On Sunday I visited the Tokyo Good Design Expo 2012 at Odaiba’s Big Site exhibition center. The expo is devoted to showcasing the best of Japanese industrial design, but there’s also room for a few foreign exhibits. While there for work I managed to snap a few pictures of some of the bigger items, including this wonderful miniature fire truck, a Shoshin Speed Sprayer, 3S-FSC600TL. This fire truck really must be the smallest in the world! While only being 119.5cm tall, it has place for one driver and a whooping 600L of high pressure water to quench fires places that would otherwise be difficult to access.
Continuing with the rescue theme I also saw a fantastic looking water ski, complete with a patient carrying sled, allowing a team of paramedics to perform first aid and resuscitation while at the scene of an accident at sea. I hope all marinas and bigger beaches get these soon! Toyota also had a clever way of displaying their car in two colors, by the use of mirrors and open spaces. I liked it enough to post it here! There were also quite a few architecture exhibitions, the one that I liked the most was for a plan of multi residence timber frame buildings that are quick and easy to set up by even low skilled workers after disasters and in disaster struck areas where many people have been made homeless. Great ideas! Let’s see if I can make it back again for next year’s expo!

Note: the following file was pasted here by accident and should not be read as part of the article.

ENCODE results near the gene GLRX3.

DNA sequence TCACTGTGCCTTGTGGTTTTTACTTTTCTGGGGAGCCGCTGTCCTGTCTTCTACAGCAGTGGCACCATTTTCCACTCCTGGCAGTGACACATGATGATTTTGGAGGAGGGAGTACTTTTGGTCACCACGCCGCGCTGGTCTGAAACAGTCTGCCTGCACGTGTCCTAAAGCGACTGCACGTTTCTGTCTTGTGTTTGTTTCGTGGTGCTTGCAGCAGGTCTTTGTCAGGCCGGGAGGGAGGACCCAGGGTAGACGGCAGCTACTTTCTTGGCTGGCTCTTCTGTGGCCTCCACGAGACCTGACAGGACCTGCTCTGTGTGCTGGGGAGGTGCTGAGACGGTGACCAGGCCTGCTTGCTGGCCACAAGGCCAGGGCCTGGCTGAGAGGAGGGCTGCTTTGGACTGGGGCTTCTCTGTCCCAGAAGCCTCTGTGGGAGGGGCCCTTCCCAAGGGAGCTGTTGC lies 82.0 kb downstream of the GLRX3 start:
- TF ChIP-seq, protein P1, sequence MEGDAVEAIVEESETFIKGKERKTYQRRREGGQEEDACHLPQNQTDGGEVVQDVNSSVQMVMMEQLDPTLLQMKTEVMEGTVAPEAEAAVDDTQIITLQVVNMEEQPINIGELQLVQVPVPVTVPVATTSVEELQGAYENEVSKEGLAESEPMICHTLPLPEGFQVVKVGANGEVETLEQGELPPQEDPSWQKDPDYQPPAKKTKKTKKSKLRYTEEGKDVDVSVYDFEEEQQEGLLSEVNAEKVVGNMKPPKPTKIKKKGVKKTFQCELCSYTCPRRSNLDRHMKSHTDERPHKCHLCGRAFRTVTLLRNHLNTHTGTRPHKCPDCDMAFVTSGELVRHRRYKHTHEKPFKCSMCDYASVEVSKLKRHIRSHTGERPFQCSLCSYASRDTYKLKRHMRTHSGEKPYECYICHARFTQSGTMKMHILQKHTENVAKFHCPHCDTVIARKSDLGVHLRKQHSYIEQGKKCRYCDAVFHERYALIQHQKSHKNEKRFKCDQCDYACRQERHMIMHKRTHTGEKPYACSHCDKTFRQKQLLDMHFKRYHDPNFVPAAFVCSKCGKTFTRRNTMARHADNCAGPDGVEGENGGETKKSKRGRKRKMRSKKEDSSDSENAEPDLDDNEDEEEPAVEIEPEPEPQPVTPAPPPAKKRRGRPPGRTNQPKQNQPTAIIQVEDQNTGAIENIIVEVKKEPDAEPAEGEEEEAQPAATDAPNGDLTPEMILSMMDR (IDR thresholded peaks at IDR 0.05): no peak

Ever since I was a kid I have wanted to be a paramedic, but I fear I lack the physical strength necessary (in my home country I’m considered small and skinny whereas in Japan I’m considered tall and fit… go figure). Still, I couldn’t resist shooting this ambulance outside Tokyo Ueno Station. I love the side marking saying “We Love Tokyo”. It is very rare indeed to see any sign of healthy local patriotism here in Tokyo (no strong local teams, no rallying public figure, no internationally renown landmarks) so I appreciate the little sticker a lot. I do feel sorry for the paramedic uniforms here though, which in essence is the same as a kindergarten uniform with a hard hat instead of the yellow cap. A rare lapse in Japanese uniform sartorial judgment! This ambulance didn’t rush off so don’t worry – no major emergency this time.